Although it is not required to report its financial results, Virgin America revealed it narrowed its net loss in the fiscal first quarter of 2010 by 11.9% to USD35.5 million while posting a record revenue performance. Unit revenue rose by 21% to USD 8.29 cents while revenues jumped 46% to USD147 million. Passenger revenue per available seat mile rose 15.5 points to USD 7.45 cents. Yield rose 11.2% to USD 9.83 cents.
Virgin America unit revenue (RASM) and unit cost (CASM) growth (%): 4Q2008 to 1Q2010
The airline reported a USD22 million operating loss, a 29% improvement over 1Q2009, narrowing its operating loss by USD9 million year-on-year in the first quarter. This resulted in a 16.3 ppts improvement in its operating margin.
Virgin America operating margins (%): 4Q2007 to 1Q2010
Virgin America net and operating profits (USD, 000s) 1Q2008 to 1Q2010
“Despite the near doubling of fuel costs during the quarter, our top line progress continues to exceed our expectations and we remain on track for a full-year operating profit in 2010,” said President and CEO David Cush, adding that had fuel prices remained constant the carrier would have posted an operating profit. “With a revenue increase of nearly 50% year-over-year and a unique service that is continuing to hit the mark with consumers, we’re pleased with our results. Our progress is a testament to our business model, the growing loyalty of our guests and the dedication of our entrepreneurial team.”
Virgin America revenue and cost growth (%): 4Q2008 to 1Q2010
The carrier reported strong load factors – 76% in the first quarter, up 3.8 points – despite a 27% increase in scheduled capacity. Virgin America’s stage-length adjusted guest unit revenue was up 20% versus the first quarter of 2009, a period in which the industry’s unit revenue grew 10%. Ancillary and other revenue streams rose by 41% year on year.
Virgin America capacity (ASMs) growth (%) and load factors (%): 4Q2008 to 1Q2010
Expenses totaled USD168.4 million, up 28.3%. However, Virgin America said costs dropped about 11% despite the increased capacity. The airline ended the 1Q-2010 with USD28 million in unrestricted cash and USD102 million in total liquidity. Cost per available seat mile rose 6.8% to USD 9.51 cents while CASM ex-fuel dropped 10.6% to USD 6.43 cents. While fuel prices increased 72%, Virgin America continued to hedge, with 70% of its fuel consumption hedged during the quarter and 85% of its projected fuel requirements for 2010 at an average crude call strike of USD85 a barrel. Echoing other airlines in the US, it also reported that traffic, bookings and average fares are buoying second quarter results.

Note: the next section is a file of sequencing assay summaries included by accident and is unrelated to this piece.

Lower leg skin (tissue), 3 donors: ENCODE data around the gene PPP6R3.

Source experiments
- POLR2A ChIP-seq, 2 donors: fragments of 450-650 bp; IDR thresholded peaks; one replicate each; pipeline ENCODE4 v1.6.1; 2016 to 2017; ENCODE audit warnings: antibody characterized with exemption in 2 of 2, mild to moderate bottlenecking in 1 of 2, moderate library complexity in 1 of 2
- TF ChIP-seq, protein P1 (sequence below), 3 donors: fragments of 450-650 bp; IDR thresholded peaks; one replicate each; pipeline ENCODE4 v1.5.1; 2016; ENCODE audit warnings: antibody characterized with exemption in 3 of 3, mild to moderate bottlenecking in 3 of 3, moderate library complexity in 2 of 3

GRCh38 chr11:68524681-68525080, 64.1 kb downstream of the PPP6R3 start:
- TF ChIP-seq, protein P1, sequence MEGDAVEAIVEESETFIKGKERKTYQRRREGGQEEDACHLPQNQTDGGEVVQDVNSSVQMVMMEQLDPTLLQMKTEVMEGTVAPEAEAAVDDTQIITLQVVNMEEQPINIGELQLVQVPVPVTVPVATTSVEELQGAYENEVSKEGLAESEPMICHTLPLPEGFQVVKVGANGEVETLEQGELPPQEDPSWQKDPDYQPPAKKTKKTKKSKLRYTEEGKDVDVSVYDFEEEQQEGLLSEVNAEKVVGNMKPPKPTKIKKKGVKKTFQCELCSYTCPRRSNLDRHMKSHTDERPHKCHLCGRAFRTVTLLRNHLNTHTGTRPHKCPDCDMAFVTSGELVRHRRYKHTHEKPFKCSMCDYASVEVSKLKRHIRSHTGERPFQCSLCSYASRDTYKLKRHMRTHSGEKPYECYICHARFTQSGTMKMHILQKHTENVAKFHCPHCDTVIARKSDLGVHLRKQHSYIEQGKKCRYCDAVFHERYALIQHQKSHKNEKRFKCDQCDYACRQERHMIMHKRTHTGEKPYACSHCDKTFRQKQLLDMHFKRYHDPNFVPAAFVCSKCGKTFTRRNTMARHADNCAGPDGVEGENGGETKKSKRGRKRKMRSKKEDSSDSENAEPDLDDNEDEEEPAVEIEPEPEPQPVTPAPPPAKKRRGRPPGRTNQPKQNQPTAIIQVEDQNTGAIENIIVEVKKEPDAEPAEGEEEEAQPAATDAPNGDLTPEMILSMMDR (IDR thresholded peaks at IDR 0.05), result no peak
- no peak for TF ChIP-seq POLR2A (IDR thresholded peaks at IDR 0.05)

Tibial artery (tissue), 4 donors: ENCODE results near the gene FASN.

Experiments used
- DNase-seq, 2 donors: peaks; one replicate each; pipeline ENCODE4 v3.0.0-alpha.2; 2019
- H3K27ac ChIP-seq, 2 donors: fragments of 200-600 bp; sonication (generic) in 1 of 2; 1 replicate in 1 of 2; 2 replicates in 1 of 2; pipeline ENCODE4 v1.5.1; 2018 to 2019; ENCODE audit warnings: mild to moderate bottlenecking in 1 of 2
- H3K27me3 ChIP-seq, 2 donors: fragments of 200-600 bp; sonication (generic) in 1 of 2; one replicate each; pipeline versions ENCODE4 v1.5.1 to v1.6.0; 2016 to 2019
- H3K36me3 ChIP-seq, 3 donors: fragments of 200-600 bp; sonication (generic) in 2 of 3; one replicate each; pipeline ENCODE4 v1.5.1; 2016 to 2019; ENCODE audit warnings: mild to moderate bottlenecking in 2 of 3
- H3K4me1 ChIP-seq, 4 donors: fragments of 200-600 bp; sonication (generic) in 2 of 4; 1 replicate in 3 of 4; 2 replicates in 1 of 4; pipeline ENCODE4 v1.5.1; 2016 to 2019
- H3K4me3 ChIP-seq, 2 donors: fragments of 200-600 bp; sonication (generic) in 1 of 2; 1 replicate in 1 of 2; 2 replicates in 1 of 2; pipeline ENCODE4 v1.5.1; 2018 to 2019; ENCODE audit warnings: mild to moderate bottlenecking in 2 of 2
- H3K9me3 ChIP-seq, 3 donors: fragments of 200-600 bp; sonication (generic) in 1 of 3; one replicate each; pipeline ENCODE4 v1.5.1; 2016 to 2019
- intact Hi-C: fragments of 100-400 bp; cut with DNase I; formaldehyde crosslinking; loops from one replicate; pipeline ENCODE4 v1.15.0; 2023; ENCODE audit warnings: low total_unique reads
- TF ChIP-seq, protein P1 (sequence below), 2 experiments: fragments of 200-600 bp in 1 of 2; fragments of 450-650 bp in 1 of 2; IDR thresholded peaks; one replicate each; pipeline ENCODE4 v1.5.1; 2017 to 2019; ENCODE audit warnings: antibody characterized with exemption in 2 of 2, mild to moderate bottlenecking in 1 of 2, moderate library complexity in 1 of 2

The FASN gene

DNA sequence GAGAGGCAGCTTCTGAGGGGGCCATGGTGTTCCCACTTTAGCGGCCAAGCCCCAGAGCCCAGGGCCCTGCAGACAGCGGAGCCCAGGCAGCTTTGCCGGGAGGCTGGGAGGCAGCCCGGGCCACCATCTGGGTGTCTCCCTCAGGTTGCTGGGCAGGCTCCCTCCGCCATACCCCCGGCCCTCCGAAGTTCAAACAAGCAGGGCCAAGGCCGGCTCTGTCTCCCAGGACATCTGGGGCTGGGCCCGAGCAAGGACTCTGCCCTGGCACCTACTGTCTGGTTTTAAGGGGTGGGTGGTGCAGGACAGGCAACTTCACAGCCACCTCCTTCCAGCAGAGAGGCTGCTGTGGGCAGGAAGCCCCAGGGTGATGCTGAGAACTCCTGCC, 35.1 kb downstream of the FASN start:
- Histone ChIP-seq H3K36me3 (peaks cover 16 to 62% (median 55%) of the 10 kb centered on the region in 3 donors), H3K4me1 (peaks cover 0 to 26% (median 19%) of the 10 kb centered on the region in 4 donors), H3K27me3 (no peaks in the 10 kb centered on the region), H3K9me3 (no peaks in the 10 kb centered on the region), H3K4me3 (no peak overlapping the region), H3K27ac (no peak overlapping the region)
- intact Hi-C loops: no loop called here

The carrier expects to add five new destinations this year – including Orlando and Toronto – and by the end of 1Q2011 its fleet is expected to grow by one third and another two thirds by year-end 2012.
“We’re optimistic about the improving revenue environment and look forward to expanding to five new destinations in 2010 and creating over 500 additional new jobs a year as we grow,” added Cush.
Although Virgin America does not yet meet the size threshold to be classified a “major” carrier by the US Department of Transportation, the airline tracks its on-time performance, baggage handling and other key operational statistics in advance of the DoT’s requirement to report. For the first quarter of 2010, Virgin America achieved an 83.4% cumulative A-14 on-time ranking, which placed the carrier third for on-time performance among all US carriers for the quarter. Virgin America also outperformed the majority of the industry with a 99.1% completion factor, which placed it fourth among US carriers when compared with the DoT’s data. The airline’s baggage handling rate for the first quarter was 1.05 mishandled baggage reports per 1000 guests, which placed it first among US carriers for reliability when compared with DoT data.